17 January 2024

Willis bricks fired and stacked from Kent to Crookwell

| John Thistleton
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woman with frog sculpture

Jenny Skelly with a Willis frog on her gatepost in Stephenson Street, Crookwell. She is keen to hear from anyone who can repair one of her frogs. Photo: John Thistleton.

Like the traditional brickmakers leaving an indent called a frog on one side of their bricks, Crookwell’s Willis family left a frog atop either side of the gate entrances and fence tops outside their homes in Stephenson Street.

Moulded in the shape of an amphibian frog rather than a brick indent, they represent an extraordinary extended family of brickmakers and link three of the homes in Stephenson Street and another in nearby Tait Street, which accommodated the early Willis families, who operated a brick pit, workshop and kilns further along Stephenson Street.

Jenny Skelly, who has lived with husband Garry in one of the Stephenson Street homes for more than 50 years, said the double-brick residences with brick foundations from the ground up (rather than sitting on stumps) had curved bricks around the doorways and two bands of darker-coloured bricks around the exterior.

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Willis bricks can be found in a 650-metre-long railway tunnel near Mittagong (used as a mushroom farm these days), and Goulburn’s railway viaduct over the Mulwaree River. Generations of the family made and laid bricks from Bowral to Bathurst, Goulburn, Tarago, Wagga and beyond for the Railway Department, banks, churches, shops and numerous homes.

Their prolific brickmaking resurfaced when family descendant Dell Bungay recently shared on social media images of their solid homes and commercial buildings in Crookwell.

This sparked Garry Stephenson’s memories of his father Wally working for Alf Willis in the 1940s, and growing up in Stephenson Street.

A professional shearer who travelled to Queensland and northern NSW to work, Wally always knew Alf had a job at the brickworks waiting for him on his return home.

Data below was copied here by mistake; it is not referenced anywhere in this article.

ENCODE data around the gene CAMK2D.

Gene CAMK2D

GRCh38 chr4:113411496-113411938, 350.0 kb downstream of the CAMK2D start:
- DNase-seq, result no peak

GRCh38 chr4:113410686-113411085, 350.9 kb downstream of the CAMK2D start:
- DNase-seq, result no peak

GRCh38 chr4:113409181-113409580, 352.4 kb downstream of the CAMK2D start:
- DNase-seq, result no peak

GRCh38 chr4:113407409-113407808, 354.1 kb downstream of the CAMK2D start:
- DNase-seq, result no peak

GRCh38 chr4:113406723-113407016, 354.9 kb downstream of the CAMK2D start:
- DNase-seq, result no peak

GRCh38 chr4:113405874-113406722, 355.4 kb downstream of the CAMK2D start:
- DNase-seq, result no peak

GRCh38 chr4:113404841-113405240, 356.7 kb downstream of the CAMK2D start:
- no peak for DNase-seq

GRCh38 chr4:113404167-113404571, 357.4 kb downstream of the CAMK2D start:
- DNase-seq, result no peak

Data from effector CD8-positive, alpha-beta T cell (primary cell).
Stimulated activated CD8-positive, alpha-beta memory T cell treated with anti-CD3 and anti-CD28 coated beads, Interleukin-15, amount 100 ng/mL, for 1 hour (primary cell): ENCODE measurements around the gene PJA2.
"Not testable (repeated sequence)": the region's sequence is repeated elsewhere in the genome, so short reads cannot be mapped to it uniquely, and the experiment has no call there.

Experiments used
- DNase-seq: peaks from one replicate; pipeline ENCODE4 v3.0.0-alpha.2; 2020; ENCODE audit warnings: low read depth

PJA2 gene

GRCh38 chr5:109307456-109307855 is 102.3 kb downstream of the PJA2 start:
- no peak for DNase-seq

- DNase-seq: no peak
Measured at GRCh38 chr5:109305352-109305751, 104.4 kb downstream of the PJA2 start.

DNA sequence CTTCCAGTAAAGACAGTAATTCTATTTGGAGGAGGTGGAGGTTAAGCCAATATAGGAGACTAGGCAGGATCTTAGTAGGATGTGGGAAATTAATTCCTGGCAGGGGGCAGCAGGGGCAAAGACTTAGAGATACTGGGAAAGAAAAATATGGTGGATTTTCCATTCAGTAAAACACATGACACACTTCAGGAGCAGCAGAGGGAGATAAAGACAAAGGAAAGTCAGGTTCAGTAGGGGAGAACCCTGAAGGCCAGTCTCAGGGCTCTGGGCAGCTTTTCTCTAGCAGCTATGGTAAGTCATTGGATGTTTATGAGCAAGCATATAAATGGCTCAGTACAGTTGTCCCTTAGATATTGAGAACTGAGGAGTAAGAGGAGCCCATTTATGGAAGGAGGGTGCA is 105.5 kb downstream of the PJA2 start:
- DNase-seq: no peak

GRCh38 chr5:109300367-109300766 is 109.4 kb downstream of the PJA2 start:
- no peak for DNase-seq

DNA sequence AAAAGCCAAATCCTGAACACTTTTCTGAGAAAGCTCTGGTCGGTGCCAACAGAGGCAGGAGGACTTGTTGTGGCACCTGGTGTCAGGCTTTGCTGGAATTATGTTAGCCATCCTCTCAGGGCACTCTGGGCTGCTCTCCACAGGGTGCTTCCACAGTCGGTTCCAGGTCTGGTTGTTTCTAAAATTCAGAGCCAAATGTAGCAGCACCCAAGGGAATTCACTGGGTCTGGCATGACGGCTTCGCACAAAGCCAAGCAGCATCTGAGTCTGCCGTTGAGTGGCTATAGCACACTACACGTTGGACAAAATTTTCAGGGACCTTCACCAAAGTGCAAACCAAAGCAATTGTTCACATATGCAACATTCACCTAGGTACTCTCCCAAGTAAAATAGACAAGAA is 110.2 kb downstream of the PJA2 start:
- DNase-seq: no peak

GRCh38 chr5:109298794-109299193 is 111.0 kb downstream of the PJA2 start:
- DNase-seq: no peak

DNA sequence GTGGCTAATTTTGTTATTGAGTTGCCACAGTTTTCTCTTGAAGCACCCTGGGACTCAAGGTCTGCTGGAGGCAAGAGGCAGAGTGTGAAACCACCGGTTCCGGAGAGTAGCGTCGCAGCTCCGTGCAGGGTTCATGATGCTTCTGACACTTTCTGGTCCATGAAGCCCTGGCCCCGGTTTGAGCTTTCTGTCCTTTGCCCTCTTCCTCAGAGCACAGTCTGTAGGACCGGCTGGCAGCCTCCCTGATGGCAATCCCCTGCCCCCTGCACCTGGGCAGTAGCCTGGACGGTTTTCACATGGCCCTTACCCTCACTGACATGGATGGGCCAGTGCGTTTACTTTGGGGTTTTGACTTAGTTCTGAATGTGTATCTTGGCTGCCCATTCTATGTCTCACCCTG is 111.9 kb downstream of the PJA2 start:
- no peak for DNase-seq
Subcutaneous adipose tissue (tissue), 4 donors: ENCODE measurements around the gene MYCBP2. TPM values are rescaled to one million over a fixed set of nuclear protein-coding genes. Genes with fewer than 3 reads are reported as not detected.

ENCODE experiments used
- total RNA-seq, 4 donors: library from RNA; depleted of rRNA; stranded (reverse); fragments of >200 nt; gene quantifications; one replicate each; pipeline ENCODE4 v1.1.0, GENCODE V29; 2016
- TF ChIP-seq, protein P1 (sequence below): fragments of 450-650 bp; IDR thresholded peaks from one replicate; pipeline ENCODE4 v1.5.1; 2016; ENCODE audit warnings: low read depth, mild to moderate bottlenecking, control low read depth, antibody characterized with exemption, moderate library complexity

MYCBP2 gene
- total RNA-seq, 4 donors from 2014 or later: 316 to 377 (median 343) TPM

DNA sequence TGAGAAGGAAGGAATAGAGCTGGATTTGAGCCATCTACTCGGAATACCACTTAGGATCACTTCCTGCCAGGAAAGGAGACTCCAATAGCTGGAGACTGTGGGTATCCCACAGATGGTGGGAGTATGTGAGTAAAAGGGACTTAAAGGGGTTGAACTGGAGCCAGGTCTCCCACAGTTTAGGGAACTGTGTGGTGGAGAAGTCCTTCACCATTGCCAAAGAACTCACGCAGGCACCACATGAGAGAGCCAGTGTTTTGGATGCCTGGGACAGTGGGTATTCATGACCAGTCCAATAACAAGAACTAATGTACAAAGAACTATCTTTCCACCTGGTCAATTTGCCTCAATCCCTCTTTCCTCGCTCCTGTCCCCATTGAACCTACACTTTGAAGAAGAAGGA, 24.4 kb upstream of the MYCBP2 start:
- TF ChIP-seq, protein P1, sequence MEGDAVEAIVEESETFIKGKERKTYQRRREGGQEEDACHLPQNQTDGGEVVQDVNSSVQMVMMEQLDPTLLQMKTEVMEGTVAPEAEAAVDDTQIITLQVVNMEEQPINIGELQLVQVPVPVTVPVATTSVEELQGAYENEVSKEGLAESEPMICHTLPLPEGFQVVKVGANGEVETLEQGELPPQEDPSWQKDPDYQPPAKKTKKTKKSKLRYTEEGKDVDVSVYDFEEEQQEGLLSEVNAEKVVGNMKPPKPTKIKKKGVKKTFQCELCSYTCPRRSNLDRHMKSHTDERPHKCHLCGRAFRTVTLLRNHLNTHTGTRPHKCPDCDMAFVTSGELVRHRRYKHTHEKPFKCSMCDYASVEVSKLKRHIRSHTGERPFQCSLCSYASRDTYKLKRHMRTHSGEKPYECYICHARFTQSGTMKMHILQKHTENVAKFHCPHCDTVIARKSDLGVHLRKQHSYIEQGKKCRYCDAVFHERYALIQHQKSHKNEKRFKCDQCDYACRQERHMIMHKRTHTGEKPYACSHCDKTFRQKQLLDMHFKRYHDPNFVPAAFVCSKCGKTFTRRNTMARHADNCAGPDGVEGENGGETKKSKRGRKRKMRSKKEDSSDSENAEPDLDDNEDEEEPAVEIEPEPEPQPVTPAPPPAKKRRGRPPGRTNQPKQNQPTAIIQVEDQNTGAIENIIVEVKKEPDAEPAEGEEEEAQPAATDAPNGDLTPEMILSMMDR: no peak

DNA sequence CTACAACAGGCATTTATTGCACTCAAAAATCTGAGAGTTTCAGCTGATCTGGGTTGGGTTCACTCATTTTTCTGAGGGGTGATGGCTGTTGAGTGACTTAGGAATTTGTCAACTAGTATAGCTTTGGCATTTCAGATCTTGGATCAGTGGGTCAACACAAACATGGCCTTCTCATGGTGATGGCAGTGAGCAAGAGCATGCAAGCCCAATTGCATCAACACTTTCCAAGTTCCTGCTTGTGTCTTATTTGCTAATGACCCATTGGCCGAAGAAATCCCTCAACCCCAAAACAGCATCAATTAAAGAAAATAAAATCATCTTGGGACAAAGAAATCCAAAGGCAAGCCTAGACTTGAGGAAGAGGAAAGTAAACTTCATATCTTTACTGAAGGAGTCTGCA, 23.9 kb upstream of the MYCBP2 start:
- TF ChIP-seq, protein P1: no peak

“Dad spent a fair bit of his time collecting wood for the kilns in daylight hours and carting wood from a property on the Grabben Gullen Road,” Garry said.

He remembers at least four brick kilns were shaped like a Nissan hut with bricks laid at both ends to retain the heat inside and make them fireproof.

Aside from collecting wood, Wally would take the pressed bricks and stack them in the kiln, then prepare them to fire.

“There was a fair bit of manual work that went on there,” Garry said. “When the bricks were stacked in the kiln, they had to have a certain amount of gap between them so heat could get between them and cook the bricks.”

old photo of house

“Winston Hill”, corner of Harley Road and Prospect Street, the home of Charles Allen and Emily Willis. Note the steam behind the home. Photo: Dell Bungay.

Nearby on Grabben Gullen Road, Leon and Gordon Willis worked in the family’s large apple, pear and cherry orchard.

The family’s brick legacy began when brickmaker Timothy Willis came to Australia in 1839 from Kent, England, and moved to Bowral in 1863. Three of his and wife Sarah’s 12 children, George, Charles and John, carried on the brickmaking and bricklaying tradition.

Charles worked on many railway projects before moving to Crookwell in 1887 with his wife Hannah and son Herbert. Selecting a property covered in white clover, he named it ”Cloverleigh”, cleared land, continued his trade as a bricklayer and established the apple orchard. He handed his property to his son Alick in 1922.

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John Willis came to Crookwell when he was 15 and later moved to Tarago, making bricks for the railway. Moving again to Goulburn, he made bricks for Goulburn Jail before returning to Crookwell and setting up his own business as a brickmaker. The business thrived.

“It was his proud boast that some of the finest structures in Auburn Street, Goulburn, were constructed from bricks from his kilns,” his obituary in the Crookwell Gazette reported in 1940. He and his wife Ann had 11 children, including a son, Alfred.

Grandson Barry Croker said Alf, who had been raised during the Depression and improvised with what he had to keep the brickworks going, left the business due to ill health in the 1950s.

street sign

This Willis Street sign is a more recent name added to a section of Grabben Gullen Road. The family operated brickworks at Stephenson Street, running off Willis Street, Crookwell. Photo: John Thistleton.

“He handed the business over to my uncle Noel [Alfred Noel Willis],” Barry said. ”Uncle Noel ran it for 10 years, I suppose. It became rundown and unviable. The brickworks were too small and too old-fashioned. He sold the land to Leon Willis.”

Willis’ descendants left lasting and well-recorded legacies for Crookwell, while the frogs continue forming a silent reminder of these industrious brickmakers.

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Heather Willis11:55 am 19 Jan 24

This is interesting. My great grandfather Henry Jame Willis made bricks in Cooma in the 1800’s.
We have just a few – stamped HW.

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